Business delegates have positive impressions of ChinaWritten by Duane Ramsey | | email@example.com
Local business people, who were part of Toledo’s most recent delegation to China, returned from the trip last week with positive impressions of their Chinese counterparts and the potential for additional investments in Toledo and Northwest Ohio.
“I was impressed beyond my expectations with Mayor Bell and how he engaged the people on the goodwill side and as a strong ambassador for the business community,” said Dean Niese, senior vice president and chief operating officer of the Mannick & Smith Group, Inc. of Maumee.
“The most important reason we were there for was to engage in business development activities and we were more successful than I expected,” he said.
“The most important things to the Chinese are relationships and trust,” said James Lindsay, president and legal counsel for Louisville Title of Toledo.
“As a local business person, I came away with the confidence that our mayor, RGP President Dean Monske and Scott Prephan have the qualities that are needed to attract foreign investment to Toledo,” Lindsay said.
Both Lindsay and Niese believe that Mayor Bell, Monske, Prephan and Simon Guo have established a network of major successful investors in China that can help develop the assets of the Toledo community.
“It was interesting to watch the mayor and his team doing a great job working with the investors who want to invest in Toledo. Guo is the key to all this. Along with Prephan, they have many established relationships in China. It was exciting to be part of it,” Lindsay said.
Jessica Xie, vice president of the Hylant Group of Toledo and another member of the delegation, was born in Beijing and speaks Mandarin Chinese. She provided commentary for the video and slide presentations about Northwest Ohio the delegation showed their Chinese hosts.
“It was a very productive trip as we met with Chinese business owners who could be potential investors. We were building stronger relationships with the Chinese who visited Toledo and making connections with other investors interested in Toledo. The feedback was very positive,” Xie said.
Niese reported that private business meetings were held every day with support from the mayor and others on the team.
“It was exciting to see people from halfway around the world who are impressed with the assets we have more than some people who live here,” Niese said. “These investors are looking to invest in the community based on what they know about it.”
Niese said he made the trip as a continuation of the firm’s efforts to assist in developments from the ground up and find work for the people it employs. He followed a trip to China by his employee Cheri Bokros last September.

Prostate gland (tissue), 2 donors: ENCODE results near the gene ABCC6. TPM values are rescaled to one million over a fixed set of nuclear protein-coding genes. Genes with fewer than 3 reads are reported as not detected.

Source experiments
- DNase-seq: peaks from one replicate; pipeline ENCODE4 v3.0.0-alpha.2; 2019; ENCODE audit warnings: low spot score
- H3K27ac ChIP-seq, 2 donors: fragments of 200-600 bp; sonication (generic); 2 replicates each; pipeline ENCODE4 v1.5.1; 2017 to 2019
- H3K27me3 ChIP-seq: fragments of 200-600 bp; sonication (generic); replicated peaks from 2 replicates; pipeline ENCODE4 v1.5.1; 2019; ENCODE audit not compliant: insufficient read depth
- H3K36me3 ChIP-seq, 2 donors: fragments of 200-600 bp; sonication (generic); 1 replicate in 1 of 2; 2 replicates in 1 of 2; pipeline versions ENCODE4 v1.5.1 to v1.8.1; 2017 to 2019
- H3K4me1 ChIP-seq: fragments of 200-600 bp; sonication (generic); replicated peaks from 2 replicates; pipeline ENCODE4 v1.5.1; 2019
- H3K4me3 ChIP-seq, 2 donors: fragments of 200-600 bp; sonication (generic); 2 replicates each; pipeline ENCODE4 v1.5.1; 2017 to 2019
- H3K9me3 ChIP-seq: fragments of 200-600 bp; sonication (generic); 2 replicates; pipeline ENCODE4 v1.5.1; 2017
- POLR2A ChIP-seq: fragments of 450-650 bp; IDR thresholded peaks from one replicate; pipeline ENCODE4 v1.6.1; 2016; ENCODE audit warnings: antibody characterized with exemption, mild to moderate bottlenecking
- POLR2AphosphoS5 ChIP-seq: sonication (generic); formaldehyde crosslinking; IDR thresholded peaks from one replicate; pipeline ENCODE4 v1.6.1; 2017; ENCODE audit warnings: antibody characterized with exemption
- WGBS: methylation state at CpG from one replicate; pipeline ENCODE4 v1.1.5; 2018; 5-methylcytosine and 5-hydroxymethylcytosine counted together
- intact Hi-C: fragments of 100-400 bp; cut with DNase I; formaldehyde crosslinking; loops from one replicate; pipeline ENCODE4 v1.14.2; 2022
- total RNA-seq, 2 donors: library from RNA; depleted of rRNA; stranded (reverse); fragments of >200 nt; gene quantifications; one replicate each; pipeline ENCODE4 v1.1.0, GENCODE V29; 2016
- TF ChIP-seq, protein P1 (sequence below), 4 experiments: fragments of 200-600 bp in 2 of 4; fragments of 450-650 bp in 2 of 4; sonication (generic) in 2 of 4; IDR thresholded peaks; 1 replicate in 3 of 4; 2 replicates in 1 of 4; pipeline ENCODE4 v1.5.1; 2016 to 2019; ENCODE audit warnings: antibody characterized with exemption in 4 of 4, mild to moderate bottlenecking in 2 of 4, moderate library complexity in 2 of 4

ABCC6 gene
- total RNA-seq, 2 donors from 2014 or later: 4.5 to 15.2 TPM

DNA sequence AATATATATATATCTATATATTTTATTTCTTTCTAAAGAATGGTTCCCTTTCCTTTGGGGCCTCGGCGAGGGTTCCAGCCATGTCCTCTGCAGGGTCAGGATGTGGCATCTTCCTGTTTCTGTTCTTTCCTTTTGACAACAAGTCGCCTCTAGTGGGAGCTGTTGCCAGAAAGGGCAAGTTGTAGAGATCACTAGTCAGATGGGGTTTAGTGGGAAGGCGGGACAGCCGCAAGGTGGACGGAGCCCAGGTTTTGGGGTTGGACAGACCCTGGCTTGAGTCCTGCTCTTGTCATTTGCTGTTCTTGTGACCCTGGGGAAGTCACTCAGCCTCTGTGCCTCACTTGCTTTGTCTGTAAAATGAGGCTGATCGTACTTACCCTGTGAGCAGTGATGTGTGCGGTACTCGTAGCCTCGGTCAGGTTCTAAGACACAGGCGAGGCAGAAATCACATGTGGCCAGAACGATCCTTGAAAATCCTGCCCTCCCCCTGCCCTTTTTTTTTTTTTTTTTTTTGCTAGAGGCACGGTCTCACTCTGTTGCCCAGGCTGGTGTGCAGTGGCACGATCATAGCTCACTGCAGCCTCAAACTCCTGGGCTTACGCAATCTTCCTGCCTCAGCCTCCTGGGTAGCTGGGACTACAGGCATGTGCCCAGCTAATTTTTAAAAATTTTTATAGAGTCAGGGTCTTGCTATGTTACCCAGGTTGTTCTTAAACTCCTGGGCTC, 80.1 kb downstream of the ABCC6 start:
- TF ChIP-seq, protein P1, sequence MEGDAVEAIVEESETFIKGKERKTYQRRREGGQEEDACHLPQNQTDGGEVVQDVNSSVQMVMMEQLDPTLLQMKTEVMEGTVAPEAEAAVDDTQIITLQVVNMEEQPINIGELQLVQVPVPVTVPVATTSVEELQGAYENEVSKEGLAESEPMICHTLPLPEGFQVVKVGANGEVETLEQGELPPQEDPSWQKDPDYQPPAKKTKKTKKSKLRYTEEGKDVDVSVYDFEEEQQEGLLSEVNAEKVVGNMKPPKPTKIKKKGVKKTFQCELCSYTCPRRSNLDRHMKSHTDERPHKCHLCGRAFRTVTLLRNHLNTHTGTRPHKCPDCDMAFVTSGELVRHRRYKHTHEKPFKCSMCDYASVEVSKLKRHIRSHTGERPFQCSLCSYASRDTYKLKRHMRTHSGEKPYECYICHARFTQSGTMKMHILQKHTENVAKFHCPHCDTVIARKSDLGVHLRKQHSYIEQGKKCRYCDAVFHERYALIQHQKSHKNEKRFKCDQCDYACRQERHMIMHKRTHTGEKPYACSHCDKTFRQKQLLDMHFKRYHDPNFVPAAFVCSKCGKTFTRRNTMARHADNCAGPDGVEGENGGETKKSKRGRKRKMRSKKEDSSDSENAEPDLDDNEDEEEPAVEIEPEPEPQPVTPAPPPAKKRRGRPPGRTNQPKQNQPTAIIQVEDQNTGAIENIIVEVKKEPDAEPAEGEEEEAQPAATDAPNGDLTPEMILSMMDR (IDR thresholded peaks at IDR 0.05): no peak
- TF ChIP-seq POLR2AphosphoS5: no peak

“I wanted to demonstrate a commitment from the top of our firm and see firsthand the opportunities there,” Niese said about making his first trip to China paid for by his company.
“We made an investment and we think we’ll see a return on that investment but there are no guarantees. It was work and not a vacation,” he said.
“Whether networking in our office or in China, that’s what enables businesses to grow,” Niese said.
Lindsay said he traveled with the Toledo delegation to China as a “trusted advisor on title insurance and closing matters” for Prephan and his real estate business.
Lindsay had spent time with the Chinese delegation that visited Toledo last fall and formed the basis for a relationship with them. He had looked forward to his first trip to China that was paid for by his company.
“It is my hope that we will be able to secure some business on title-related matters and assist in providing property profiles to potential investors but that wasn’t the sole focus of my trip,” Lindsay said.
One of his purposes was to answer any questions the Chinese business people had about title insurance matters in the U.S., which are quite different from those in China. Being an attorney certainly helped, he said.
Lindsay reported that they took a tour of the Empire Building in Shenzhen developed by the Dashing Pacific Group.
“We wanted to see that they had the capability and development experience on large-scale projects. We already knew they were talking to Rudolph Libbe about the Marina District development” Lindsay said.
While in China, the delegation learned that Toledo-based Owens Corning had opened a new production facility in China as reported in Site Selection magazine (May 2011 issue).
The Toledo business delegation included Roger Jorgenson, vice president of Syn Terra Energy affiliated with Midwest Terminals, and Mike Farrar, an associate of Prephan.
When asked what the business members of the delegation contributed to the trip, Monske replied with one word: “credibility.”
“It’s one thing to have elected and economic development officials there, but when business people from here are talking to business people there, it moves the discussion to another level,” he said.
However, it wasn’t just the business people that made an impression in China, according to Monske. He cited the example of having Kathleen Carroll, president and CEO, and
Amy Chang, a cellist, of the Toledo Symphony Orchestra, as members of the delegation.
Chang, who is from Taiwan, “spoke the language and was able to communicate everyday life in Toledo. It’s difficult to measure just how significant an impact they had on building relationships with the Chinese,” Lindsay said.
Monske and Prephan reported that members of the last Chinese delegation to Toledo saw the orchestra perform at Carnegie Hall in New York City and are interested in raising money to bring the symphony to perform in several cities in China.
Considering the strong support from the national conservatory in China for bringing the symphony there, Monske said he believes it will happen in the near future.